With more than 40,000 dilapidated properties throughout the city in 2010, officials turned to data science to remedy the problem.
Back in 2010, five years after Hurricane Katrina, blight was still a seemingly intractable problem in New Orleans. With an estimated 43,755 dilapidated properties and overgrown lots, the city was suffering from one of the worst rates of blight in America.
This prompted Mayor Mitch Landrieu to set an audacious goal of cutting blight by 10,000 units by 2014. The city achieved that goal a full year early and now is down to fewer than 28,000 blighted properties, according to city officials. One crucial tool in this effort was BlightStat, an analytics program that uses data from the Department of Code Enforcement and other agencies, presented and discussed in monthly public meetings, to identify solutions, set priorities and evaluate performance in the city's campaign to get troubled properties under control.
New Orleans is one of the leaders in the use of data analytics to transform how city hall works. The city demonstrates how a government can use data to achieve striking results, even with tight resources.
When New Orleans started using BlightStat, for example, the city saw the rate of property inspections multiply fivefold in just 10 weeks, thanks to the knowledge it extracted from the data, says Oliver Wise, director of the city's Office of Performance and Accountability (OPA). "We saw eye-popping returns from simply shining some light on a service area where there previously had not been light."
Wise's office runs the city's data analytics initiatives. Along with BlightStat, they include ResultsNOLA, which evaluates the performance of city departments, and NOLAlytics, which helps those departments conduct their own analytics projects to support their missions. NOLAlytics's role is almost like an in-house analytics consulting unit for city agencies. "You're there to provide those departments with some edge so that they can work smarter, not necessarily harder," explains Wise.
OPA operates with a surprisingly small staff, and some staffers come to the office without any prior training in data science. "We've never been bigger than six," Wise says. "We spend a lot of time here learning." A staff member might spend the morning reading up on machine learning and then spend the afternoon applying that new knowledge -- for example, to help Code Enforcement make faster, better decisions on what to do with blighted properties.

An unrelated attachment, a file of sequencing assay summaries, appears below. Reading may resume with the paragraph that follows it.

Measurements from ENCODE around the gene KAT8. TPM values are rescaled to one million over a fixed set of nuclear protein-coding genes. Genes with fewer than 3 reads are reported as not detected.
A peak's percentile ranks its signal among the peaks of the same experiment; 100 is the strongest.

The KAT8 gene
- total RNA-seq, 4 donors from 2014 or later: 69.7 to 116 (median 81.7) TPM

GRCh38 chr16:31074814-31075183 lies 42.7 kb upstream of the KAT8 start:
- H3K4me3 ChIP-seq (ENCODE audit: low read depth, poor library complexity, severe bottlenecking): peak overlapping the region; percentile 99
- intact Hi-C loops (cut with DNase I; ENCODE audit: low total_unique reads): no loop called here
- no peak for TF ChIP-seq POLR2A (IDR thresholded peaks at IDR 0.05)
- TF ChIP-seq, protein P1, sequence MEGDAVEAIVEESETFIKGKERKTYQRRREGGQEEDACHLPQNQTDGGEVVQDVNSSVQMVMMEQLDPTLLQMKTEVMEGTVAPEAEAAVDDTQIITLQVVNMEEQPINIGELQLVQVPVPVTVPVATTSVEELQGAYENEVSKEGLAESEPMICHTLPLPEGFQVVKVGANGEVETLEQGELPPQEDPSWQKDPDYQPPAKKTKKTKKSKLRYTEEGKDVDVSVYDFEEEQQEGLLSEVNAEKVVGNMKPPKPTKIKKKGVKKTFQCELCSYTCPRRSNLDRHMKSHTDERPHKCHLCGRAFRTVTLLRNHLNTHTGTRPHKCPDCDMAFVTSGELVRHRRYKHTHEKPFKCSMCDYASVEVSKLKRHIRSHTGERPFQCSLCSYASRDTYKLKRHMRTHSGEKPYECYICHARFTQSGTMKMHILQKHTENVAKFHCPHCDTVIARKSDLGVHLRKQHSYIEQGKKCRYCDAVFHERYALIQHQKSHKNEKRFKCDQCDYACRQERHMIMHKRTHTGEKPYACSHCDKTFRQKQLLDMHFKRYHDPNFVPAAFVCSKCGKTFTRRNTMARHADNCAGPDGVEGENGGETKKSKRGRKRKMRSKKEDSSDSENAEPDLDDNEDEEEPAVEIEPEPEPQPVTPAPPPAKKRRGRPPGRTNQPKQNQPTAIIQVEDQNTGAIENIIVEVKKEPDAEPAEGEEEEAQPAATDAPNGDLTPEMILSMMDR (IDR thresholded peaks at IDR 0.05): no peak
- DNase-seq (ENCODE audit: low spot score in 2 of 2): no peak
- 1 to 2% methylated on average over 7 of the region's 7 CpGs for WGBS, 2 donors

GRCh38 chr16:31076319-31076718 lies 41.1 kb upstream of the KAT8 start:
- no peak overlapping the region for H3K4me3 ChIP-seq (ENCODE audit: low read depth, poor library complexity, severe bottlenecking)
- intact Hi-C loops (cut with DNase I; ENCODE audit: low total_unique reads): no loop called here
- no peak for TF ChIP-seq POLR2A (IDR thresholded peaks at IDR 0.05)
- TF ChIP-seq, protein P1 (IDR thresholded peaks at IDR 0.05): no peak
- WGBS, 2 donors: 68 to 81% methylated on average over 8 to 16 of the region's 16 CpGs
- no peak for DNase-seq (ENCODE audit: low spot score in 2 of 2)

One of the big challenges New Orleans faces in its war on blight is how to set priorities for the dozen or so inspectors and eight researchers who identify rundown properties, contact owners about code violations, help the city win judgments against uncooperative owners, and determine how to proceed from there -- whether to levy fines, order a demolition, force a sale or take some other action.
BlightStat helps Code Enforcement identify which properties, out of the 4,000 new cases that come into its pipeline each year, that are most likely to make their way back to compliance. It considers variables such as the condition of the roof and foundation, the owner's history of tax payment, and the market for real estate in that neighborhood. "We utilize everything we can to try to predict the cases that will have the best outcomes in the real world," explains Chad Dyer, the city's director of code enforcement. Armed with this knowledge, Code Enforcement decides how best to deploy its resources.
Getting to the point of having this power of prediction required coordination between various enforcement departments and the redevelopment and housing agencies so that they could work strategically. Critically, Wise's team had to get all the data into one system from more than 10. "It was a big driver," says Dyer.
To encourage all the city's departments to apply data analytics, OPA has developed a framework that outlines six types of analytics projects: "finding the needle in a haystack"; prioritizing work for impact; early warning tools; better, quicker decisions; optimizing resource allocation; and experimenting for what works.
An initial call for proposals drew 20 prospective projects. "Then a lot of other opportunities came up that we would have had no idea about, but for those people raising their hands and identifying opportunity," Wise says. From this long list, OPA chooses projects that align best with the mayor's strategic priorities. "We can also pick those projects that will create some spillover effect in better developing the data capacity of the city or providing us with some new capacity that we can use elsewhere."
In one successful project in the "needle in a haystack" category, OPA developed a predictive model that identified which parts of the city were most at risk for fires and fire fatalities. The city used that information to target its campaign to distribute smoke alarms to vulnerable households. Using analytics, it identified twice as many households in need of smoke alarms than it had when the city chose households at random.
Popular literature has created a mystique around analytics, Wise says. "People think of it as hyper-futuristic, with rooms full of giant monitors that predict what you're going to eat for breakfast the next morning." The reality is much simpler, he says: "Curious, smart, motivated people with a strong sense of civic obligation can pick up skills along the way and get going quickly to provide value in local government."
This was originally published by Governing.